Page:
Similarly the conformist nature of this post war society could be considered a “Grey Flannel Trap.” For the white-collar men that the majority of the stereotypes were focussed on, their daily schedule consisted of commuting from their families to office-based work, to the point where they were not necessarily in control of their own existence. Social expectation left many men standardised and domesticated.

 

Gwen Harwood’s representation of stereotyped male expectations in the 50s can be interpreted through poetic techniques within her poems.

 

Conceit (an unusual comparison which usually can be viewed as a sort of metaphor) displays men’s influence on women’s subordination in the 1950s:

  • Dominance- “Once she played for Rubenstein, who yawned” in ‘Suburban Sonnet’ uses conceit to convey men’s dismissal of any female practices outside of their domestic roles. Fun fact: Arthur Rubenstein was an actual pianist who Harwood played in her youth. The concept of ‘yawning’ forms a metaphor to suggest this female character was not talented, which can be assumed then of all women in society in comparison to men (in reality this is obviously not true!)

 

Allusion (mythical/ religious/ historical/ literary/ social/ cultural symbolism) represents male ideologies of this era:

  • Stereotype- (i.e. caveman grunting, comparing of muscle tone and competition of who ate the most ‘Weet-Bix’ for breakfast)

“O where’s the demon lover” in ‘Suburban Sonnet: Boxing Day’ displays the stereotypes of men during this time period (strength/ power/ dominance.) Generally demons are considered to be more powerful than ‘mere mortals’ and typically are portrayed as having the ability to seduce and control women, therefore conveying men’s stereotypical power through the suggestion that the main character’s male love interest is a ‘demon.’

 

Check Point: Okay so by looking at some more examples of poetic techniques we know now that although women had it worse (it was a patriarchy after all), life as a man in the 1950s wasn’t all that great either.

Major stereotypes of ‘perfection’ existed during this time period and we’ve found that these were really far from the truth. So how were these stereotypes created- what really caused them?

 

 

THE MEDIA’S INFLUENCE

 

A study conducted in 2015 found that Australians watch an average of 89 hours and 28 minutes of TV per month. Combined, that’s more than three full days of pure TV! Think about it; for a lot of people their daily routine consists of going to school or work, coming home and watching TV until bed. All those hours add up to influence us in different ways, largely through the use of stereotype.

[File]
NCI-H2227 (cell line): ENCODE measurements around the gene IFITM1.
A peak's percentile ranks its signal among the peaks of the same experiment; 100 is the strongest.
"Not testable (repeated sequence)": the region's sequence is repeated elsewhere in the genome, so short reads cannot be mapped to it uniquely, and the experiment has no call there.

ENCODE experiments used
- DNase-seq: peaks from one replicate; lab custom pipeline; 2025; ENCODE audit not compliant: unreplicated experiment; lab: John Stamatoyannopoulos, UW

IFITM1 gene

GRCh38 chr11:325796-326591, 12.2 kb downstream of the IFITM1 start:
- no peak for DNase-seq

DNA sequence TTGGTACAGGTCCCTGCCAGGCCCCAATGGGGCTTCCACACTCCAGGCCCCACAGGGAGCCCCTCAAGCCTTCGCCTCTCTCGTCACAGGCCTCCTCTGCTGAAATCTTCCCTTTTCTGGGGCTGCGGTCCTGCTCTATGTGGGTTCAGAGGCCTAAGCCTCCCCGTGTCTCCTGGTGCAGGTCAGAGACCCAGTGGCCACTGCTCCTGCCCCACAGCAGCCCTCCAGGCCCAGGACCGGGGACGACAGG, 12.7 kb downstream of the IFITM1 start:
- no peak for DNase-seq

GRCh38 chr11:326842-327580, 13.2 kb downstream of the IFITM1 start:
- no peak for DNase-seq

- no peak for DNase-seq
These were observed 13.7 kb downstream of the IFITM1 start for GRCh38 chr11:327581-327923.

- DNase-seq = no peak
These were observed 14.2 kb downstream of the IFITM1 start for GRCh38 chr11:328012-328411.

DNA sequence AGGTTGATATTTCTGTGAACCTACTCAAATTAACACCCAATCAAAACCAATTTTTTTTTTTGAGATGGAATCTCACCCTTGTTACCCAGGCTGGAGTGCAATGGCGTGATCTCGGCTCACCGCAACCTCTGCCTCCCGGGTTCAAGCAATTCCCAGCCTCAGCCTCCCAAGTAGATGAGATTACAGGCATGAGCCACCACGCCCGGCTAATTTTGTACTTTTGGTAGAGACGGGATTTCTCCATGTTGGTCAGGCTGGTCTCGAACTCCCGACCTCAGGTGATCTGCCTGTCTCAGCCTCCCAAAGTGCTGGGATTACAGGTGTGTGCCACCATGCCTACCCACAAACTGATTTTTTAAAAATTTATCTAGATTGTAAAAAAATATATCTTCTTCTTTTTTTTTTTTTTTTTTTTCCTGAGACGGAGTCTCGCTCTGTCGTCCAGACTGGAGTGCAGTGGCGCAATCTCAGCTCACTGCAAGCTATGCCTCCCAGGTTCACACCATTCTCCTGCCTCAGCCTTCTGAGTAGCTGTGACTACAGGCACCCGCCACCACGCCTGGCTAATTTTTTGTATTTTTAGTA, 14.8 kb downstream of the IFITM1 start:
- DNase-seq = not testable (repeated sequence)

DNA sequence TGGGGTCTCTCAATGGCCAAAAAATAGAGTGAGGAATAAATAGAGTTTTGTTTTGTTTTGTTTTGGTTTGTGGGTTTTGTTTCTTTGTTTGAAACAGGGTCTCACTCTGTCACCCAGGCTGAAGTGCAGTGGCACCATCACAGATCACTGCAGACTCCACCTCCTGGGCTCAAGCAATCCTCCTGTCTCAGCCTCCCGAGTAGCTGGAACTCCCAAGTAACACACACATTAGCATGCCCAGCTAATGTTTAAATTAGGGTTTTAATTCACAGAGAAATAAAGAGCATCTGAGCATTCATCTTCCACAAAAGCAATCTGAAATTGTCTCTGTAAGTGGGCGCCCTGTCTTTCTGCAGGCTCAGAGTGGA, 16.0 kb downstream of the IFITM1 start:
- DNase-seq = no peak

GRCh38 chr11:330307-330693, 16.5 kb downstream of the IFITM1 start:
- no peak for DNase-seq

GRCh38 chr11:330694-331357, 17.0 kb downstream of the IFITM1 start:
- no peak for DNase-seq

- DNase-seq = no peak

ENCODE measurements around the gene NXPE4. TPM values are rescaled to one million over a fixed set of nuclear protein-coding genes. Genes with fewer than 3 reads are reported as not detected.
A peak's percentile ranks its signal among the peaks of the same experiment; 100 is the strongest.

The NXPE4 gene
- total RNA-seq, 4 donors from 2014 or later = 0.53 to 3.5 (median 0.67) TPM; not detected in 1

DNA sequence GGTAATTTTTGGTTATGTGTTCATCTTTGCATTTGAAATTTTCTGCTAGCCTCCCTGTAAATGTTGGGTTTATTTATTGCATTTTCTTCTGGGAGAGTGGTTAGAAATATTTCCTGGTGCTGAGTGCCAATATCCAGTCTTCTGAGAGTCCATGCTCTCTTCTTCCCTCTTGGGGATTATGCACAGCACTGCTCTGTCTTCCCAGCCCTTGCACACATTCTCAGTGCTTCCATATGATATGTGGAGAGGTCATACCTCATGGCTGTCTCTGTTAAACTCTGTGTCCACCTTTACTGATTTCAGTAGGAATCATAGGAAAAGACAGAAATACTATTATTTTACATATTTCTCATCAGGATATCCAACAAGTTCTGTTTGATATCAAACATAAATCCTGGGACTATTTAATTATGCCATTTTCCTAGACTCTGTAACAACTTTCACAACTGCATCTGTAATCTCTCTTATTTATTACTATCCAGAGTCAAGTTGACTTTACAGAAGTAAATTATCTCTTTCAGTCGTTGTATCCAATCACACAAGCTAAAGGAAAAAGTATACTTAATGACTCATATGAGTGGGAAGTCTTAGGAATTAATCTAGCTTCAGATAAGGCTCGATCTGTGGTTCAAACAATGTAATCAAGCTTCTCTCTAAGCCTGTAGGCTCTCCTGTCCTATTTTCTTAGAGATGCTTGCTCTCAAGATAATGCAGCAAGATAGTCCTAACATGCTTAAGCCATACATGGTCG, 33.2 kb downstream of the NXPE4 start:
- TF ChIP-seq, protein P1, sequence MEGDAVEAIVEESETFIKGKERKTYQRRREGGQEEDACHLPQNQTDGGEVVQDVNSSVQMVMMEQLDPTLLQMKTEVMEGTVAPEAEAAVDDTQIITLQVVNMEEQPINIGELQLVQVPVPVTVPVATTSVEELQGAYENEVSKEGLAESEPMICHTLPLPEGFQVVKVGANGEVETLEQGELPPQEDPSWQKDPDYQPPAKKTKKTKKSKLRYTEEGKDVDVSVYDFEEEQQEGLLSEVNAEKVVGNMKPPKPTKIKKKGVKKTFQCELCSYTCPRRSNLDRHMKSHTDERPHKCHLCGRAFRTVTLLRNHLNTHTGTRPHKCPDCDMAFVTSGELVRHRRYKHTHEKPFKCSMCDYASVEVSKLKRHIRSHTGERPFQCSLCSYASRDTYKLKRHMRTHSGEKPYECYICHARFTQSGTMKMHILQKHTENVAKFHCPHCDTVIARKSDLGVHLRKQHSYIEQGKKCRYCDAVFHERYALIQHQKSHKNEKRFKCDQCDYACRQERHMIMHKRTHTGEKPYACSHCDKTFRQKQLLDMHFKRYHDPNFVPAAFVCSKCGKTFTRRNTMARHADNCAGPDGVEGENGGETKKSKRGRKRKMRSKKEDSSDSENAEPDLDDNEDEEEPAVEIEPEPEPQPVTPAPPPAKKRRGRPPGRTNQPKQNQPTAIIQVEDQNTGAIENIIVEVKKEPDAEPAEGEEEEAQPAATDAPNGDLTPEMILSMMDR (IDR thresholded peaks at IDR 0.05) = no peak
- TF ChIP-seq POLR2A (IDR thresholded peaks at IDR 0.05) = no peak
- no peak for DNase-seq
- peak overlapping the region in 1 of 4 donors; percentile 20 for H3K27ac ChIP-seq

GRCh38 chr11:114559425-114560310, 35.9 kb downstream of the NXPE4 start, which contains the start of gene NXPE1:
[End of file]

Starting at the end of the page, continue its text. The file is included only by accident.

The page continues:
And it’s not just television shows; movies, magazines, posters, adverts, even songs present major stereotypes that we have been exposed to since childhood and in some form are continued to be exposed to every single day.

 

A leading culprit in this indoctrination of stereotypes is the internationally loved Disney incorporation. Don’t get me wrong, I’m as much a fan of Disney now as I was when I first sang along to Cinderella telling me “if you keep on believing, the dream that you wish will come true” but there’s no denying the romanticised illusion this creates.

 

We all loved the damsels in distress and dashing Prince Charmings’ as children, awed at the love at first sight and happily ever after. But what about what comes after that? After marriage, after children; is life as perfect? Does love require no work or is this an unrealistic expectation?

 

Similar to the women of the 1950’s, the adored princesses of these films present similar traits. We have grown with these stereotypic perceptions of behaviour and the role of females. Marriage and love is viewed as a main goal for Disney heroines such as Snow White and Ariel in their search for a fulfilled life, the desired attributes of women displayed through females such as Cinderella; grace, beauty, charm as well as domestic abilities and submissiveness. Cinderella also displays the stereotyped improvement of life upon finding Prince Charming and marrying him (talk about a transformation!);

cin

But it’s not only Disney. Many movies often display men as dominant figure compared to women, such as Grease (1978) and more recently, dare I say it; Twilight (2008.)